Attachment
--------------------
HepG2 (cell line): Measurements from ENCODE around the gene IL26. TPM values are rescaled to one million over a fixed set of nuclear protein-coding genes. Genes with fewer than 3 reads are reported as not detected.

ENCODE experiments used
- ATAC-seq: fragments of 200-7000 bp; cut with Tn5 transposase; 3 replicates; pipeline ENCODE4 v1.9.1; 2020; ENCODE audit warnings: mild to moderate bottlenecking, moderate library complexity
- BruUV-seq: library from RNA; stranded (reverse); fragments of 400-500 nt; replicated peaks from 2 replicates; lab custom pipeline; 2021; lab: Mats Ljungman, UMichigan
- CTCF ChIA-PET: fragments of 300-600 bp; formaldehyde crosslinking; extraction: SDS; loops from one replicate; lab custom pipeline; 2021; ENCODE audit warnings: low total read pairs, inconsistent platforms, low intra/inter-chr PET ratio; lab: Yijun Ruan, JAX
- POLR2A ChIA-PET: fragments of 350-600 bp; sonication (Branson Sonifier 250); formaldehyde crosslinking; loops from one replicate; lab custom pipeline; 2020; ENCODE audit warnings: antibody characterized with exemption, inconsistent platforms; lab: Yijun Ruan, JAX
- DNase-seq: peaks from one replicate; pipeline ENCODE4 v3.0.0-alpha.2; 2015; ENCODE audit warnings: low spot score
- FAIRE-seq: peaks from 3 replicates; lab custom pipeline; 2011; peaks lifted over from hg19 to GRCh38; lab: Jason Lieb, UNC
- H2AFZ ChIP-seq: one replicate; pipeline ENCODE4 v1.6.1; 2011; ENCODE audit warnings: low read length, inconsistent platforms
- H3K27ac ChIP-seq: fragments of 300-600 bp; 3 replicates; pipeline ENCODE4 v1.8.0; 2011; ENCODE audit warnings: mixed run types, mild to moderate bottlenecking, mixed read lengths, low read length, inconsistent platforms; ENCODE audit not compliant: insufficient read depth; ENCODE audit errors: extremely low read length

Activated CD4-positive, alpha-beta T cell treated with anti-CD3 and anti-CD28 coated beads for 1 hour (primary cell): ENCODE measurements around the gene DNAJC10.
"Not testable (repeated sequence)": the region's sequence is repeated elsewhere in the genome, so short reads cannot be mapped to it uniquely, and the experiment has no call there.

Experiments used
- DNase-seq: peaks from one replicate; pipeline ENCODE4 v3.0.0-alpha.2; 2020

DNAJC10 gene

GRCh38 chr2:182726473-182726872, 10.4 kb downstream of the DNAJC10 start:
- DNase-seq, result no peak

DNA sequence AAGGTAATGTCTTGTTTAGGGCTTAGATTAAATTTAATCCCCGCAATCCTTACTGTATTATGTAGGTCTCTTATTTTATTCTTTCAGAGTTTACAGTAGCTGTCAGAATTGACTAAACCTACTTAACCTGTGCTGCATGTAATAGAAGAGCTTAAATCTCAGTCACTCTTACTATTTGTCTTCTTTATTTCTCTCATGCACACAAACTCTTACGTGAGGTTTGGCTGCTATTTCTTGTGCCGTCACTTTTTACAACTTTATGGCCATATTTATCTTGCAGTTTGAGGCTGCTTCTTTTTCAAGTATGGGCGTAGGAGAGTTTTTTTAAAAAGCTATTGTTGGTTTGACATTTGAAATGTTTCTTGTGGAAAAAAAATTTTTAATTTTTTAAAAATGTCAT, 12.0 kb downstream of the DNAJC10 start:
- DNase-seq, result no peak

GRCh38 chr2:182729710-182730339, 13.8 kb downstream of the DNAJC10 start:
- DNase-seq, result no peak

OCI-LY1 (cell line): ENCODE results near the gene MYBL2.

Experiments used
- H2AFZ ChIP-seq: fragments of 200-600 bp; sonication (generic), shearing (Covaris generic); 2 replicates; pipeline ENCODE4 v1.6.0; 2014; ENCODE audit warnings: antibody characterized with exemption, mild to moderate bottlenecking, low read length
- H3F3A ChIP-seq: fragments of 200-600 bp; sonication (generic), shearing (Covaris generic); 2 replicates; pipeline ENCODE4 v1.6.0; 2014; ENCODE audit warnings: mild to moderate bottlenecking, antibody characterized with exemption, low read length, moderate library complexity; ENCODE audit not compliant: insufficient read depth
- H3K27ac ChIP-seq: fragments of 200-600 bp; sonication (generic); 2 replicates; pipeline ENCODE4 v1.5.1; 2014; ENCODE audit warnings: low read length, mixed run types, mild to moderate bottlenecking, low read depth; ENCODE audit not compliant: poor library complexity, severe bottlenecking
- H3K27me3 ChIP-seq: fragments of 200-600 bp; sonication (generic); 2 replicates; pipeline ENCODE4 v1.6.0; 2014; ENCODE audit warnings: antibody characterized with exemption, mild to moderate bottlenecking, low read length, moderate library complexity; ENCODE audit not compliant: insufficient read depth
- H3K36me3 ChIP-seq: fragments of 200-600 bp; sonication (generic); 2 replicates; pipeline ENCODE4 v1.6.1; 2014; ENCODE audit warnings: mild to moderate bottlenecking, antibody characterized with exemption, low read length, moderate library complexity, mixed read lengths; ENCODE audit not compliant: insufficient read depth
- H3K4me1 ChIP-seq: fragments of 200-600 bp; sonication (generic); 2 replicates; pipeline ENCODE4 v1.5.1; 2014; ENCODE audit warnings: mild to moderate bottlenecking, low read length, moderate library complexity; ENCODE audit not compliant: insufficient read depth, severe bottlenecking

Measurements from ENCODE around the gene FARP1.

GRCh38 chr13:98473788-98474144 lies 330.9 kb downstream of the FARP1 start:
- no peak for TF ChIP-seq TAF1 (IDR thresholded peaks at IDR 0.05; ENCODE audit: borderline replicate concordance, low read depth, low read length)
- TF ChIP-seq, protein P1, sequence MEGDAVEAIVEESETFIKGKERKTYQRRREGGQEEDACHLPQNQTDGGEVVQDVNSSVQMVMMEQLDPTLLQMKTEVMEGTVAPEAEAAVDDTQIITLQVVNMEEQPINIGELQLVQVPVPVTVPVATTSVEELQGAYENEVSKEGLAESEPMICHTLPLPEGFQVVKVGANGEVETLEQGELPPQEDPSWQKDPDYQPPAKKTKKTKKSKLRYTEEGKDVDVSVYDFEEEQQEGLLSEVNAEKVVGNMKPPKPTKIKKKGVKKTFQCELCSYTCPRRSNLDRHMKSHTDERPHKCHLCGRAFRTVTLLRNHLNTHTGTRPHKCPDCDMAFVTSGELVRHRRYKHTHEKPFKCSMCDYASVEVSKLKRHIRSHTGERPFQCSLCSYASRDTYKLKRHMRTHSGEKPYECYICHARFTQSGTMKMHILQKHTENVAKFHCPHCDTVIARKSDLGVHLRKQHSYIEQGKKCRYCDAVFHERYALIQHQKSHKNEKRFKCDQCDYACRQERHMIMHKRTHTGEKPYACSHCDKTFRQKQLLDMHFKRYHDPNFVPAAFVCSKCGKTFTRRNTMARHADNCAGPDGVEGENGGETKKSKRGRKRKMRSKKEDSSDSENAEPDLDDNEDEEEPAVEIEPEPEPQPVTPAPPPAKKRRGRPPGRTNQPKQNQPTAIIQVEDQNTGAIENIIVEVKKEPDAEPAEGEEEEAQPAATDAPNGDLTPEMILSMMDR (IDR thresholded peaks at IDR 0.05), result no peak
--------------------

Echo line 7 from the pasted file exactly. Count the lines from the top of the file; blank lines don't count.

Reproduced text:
- DNase-seq: peaks from one replicate; pipeline ENCODE4 v3.0.0-alpha.2; 2015; ENCODE audit warnings: low spot score